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Old Champs, Old Course At St. Andrews: Top 10 Predictions

Rodney Campbell
Written by Rodney Campbell

2010 Open Championship winner Louis Oosthuizen will end the Summer of Spieth as golf turns its attention to Britain. Find Rodney Campbell’s Old Course at St. Andrews predictions below.

aNewDomain — The Open Championship returns this week to the Old Course at St. Andrews, the ancestral home of golf. Pros are gathering this week to determine the “championship golfer of the year,” as the winner of this fabled event is known. Tournament organizers know fans want to watch the best play the best, so the event comes back here every five years.

The biggest question right now is whether the Summer of Spieth continues and the young American keeps his Grand Slam hopes alive or someone steps up and ruins the Texan’s hopes. The landscape certainly has changed with Rory McIlroy out of the field with a ruptured tendon in his left ankle suffered while playing soccer with his mates.

Here’s our look at how the top 10 could look when the Claret Jug, which two-time winner Greg Norman calls the “sexiest trophy in sport,” is presented.

Louis Oosthuizen

1280px-Old_course_st_andrews Admittedly, this isn’t the most imaginative pick to win at St. Andrews; Oosthuizen finished on top by seven shots in 2010. If the South African star does win, he would match Tiger Woods’ feat of raising the Claret Jug in back-to-back appearances on this legendary course (2000 and 2005). Oosthuizen has seven European Tour wins, the most recent coming in January 2014 at the Volvo Golf Championships. He contended all week at the U.S. Open last month, finishing tied for second. He’ll get the job done this time.

Jordan Spieth

While he took a little criticism for playing the John Deere Classic instead of the Scottish Open this past weekend, the proof is in the results. After sitting in 101st place after the opening round, Spieth won the event in a playoff with journeyman Tom Gillis to enter Open Championship week on a roll. He already has Masters and U.S. Open titles, but we think he’s going to come up just short this week.

Rickie Fowler

The only player to finish in the top five at every major last year, Fowler is coming off a win at the Scottish Open this past weekend by posting three birdies on his last four holes. The drastic swing changes he made in 2013 are paying off and he’s become a much more consistent threat to win. He won The Players Championship just two months ago and he’ll be in contention this week.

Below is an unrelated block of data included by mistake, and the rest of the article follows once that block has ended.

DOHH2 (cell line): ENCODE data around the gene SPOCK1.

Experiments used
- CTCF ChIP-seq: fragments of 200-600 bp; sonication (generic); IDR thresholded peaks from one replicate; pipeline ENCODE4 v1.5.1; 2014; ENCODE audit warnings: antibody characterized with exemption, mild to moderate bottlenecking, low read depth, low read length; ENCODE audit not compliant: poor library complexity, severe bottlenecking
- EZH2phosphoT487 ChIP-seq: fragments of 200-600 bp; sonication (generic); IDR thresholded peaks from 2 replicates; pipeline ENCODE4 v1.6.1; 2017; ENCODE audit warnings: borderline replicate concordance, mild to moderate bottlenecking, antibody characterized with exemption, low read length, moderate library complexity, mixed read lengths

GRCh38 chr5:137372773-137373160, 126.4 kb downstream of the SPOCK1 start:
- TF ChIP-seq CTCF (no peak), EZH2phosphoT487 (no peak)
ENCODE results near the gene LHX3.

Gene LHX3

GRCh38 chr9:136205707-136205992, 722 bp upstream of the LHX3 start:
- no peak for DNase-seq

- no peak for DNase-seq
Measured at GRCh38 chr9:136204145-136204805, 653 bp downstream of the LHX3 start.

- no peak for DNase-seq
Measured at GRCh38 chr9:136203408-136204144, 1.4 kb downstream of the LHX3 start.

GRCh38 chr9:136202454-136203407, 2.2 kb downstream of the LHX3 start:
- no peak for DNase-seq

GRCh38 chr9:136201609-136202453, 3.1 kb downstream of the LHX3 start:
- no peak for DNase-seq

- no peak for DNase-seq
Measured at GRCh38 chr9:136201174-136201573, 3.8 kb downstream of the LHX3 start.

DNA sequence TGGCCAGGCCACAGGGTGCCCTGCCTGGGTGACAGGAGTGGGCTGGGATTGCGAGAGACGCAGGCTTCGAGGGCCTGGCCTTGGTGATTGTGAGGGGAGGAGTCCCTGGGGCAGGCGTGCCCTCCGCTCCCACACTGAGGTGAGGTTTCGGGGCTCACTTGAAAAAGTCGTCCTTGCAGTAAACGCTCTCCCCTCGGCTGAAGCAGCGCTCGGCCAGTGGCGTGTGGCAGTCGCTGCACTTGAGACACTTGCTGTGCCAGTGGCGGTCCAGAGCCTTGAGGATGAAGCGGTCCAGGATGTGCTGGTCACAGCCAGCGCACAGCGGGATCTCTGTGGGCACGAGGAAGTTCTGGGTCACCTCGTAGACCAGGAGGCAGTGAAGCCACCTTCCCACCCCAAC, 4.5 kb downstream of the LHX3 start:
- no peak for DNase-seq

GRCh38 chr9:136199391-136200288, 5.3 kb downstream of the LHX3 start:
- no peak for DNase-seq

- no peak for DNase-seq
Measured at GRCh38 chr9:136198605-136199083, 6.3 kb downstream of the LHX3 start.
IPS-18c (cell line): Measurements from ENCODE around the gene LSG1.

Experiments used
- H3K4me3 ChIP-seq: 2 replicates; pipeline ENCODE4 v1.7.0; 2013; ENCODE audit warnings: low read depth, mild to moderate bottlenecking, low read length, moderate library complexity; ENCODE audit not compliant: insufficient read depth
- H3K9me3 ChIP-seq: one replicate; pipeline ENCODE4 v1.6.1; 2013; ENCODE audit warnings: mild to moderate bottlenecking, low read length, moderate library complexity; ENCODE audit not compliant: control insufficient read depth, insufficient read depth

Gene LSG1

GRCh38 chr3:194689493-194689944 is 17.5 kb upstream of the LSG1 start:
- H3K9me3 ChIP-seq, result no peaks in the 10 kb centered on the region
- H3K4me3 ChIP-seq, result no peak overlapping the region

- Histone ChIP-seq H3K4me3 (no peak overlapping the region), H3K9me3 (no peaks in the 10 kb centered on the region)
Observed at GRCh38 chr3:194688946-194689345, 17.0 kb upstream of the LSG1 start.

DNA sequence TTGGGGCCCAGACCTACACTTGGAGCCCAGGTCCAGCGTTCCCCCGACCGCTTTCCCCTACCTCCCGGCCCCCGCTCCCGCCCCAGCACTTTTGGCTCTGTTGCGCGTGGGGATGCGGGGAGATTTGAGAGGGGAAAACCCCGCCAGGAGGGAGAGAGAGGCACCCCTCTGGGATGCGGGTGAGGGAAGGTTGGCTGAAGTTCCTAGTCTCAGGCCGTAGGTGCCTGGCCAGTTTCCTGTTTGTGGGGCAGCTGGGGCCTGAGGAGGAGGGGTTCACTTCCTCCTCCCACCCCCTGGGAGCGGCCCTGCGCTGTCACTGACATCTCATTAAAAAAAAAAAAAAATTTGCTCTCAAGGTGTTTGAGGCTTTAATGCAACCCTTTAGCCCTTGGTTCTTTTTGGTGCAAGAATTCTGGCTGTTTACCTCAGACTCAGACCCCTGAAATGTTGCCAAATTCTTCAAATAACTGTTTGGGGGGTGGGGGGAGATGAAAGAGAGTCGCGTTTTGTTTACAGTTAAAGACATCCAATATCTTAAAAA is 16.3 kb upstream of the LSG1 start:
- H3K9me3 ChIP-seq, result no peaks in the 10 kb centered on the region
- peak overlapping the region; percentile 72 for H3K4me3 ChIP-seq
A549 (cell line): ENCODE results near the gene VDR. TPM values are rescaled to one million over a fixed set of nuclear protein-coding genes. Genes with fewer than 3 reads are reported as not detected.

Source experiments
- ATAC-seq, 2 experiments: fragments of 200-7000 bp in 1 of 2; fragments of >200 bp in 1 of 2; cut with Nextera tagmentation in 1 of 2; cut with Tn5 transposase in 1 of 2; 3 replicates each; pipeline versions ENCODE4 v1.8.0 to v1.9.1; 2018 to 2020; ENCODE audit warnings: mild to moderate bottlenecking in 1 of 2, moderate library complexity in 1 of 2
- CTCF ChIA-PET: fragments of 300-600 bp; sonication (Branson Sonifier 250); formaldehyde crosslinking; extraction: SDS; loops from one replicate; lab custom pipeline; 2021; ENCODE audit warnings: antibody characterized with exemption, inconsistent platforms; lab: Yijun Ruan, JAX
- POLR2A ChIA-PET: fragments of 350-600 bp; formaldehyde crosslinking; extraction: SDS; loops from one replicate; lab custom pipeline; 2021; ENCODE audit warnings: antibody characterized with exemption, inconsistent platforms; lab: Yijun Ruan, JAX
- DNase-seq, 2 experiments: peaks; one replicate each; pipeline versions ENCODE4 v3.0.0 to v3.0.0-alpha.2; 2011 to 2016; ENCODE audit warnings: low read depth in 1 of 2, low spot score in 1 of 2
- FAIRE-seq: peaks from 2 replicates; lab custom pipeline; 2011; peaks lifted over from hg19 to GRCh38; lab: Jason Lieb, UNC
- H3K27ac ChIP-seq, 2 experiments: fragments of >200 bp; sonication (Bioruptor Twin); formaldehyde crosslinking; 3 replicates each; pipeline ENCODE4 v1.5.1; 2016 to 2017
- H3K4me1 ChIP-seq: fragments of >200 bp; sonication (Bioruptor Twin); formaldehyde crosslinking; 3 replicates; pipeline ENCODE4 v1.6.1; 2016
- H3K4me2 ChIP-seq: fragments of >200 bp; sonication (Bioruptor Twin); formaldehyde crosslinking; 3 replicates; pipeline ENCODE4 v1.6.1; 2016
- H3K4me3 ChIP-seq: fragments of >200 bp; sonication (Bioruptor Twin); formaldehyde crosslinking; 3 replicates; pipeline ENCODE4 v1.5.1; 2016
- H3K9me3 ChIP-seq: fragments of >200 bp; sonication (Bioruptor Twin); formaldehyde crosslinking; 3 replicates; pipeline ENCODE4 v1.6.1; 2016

Joost Luiten

The Dutchman has four career European Tour titles and is coming off a tie for fourth at the Scottish Open. There’s always a surprise in the top 10 at the Open Championship and Luiten is the first stretch on our list. Luiten finished 11th in the European Tour’s Race to Dubai last season and we believe his performance at the Scottish Open is the start of good things.

Henrik Stenson

One of the better players without a major championship title, Stenson has spent more than 100 weeks in the Official World Golf Ranking Top 10. He has four PGA and nine European Tour victories so getting to the winner’s circle is nothing new for the 39-year-old Swede. He’s not the longest hitter out there, but he hits fairways and leads the PGA Tour in greens in regulation. Those are good qualities to have when playing the Old Course.

Justin Rose

He burst on the scene as an 18-year-old amateur in 1998 to finish tied for fourth at the Open. That finish has been his high-water mark in the event. Amazingly, he has missed the cut three of the past five years. The South African does have a major title in his career, the 2013 U.S. Open, so he can handle the pressure of major championships. It just seems that the British is one tournament that has given him a little too much trouble.

316px-Dustin_Johnson_2008_US_Open_cropped

Dustin Johnson

Johnson can’t go an entire career without winning a major. His heartbreaks at the 2010 PGA Championship and last month’s U.S. Open are bad memories. He hits the ball farther than anyone else in the game and has nine career PGA Tour titles. No doubt he will be in the running this week. We just don’t think he’ll win.

Shane Lowry

European Ryder Cup Captain Paul McGinley thinks Lowry has a shot this week, so that’s good enough for us. Lowry has long been pals with McIlroy and you have to know that he’s inspired to carry the Irish flag for his fallen comrade at St. Andrews. He finished in a tie for ninth at last year’s Open Championship.

Sergio Garcia

Another quality player without a major title, Garcia has eight PGA and 11 European Tour titles. He has second-place finishes in the 2007 and ’14 Opens, so he’s been there at the end a couple of times. This is his 19th shot at the title and, while the competition is thick, not having McIlroy in the field gives everyone a slightly better shot.

Phil Mickelson

Our veteran pick, the 45-year-old Mickelson has five major championships, including the 2013 Open. He won that event the week after raising the Scottish Open trophy. Mickelson usually puts his daring game aside during the Open Championship – remember his 3-wood during the ’13 victory? Don’t be surprised if he makes a little noise at the Old Course.
Coverage starts bright and early on ESPN this week: 4 a.m. Eastern for Thursday and Friday’s two rounds. Set the alarm clock or DVR. This one is going to be worth a little lost sleep.

For aNewDomain, I’m Rodney Campbell.

Photo of the Old Course at St. Andrews by Nicolesabrina at English Wikivoyage, Photo of Louis Oosthuizen by Bob Stapleton, All Rights Reserved; Photo of Dustin Johnson by Jeffrey Gordon (thegordons @ Flickr), All Rights Reserved.

 

 

About the author

Rodney Campbell

Rodney Campbell

Based in Phoenix, Rodney Campbell is a sportswriter and travel editor for aNewDomain and our sister pub, BreakingModern.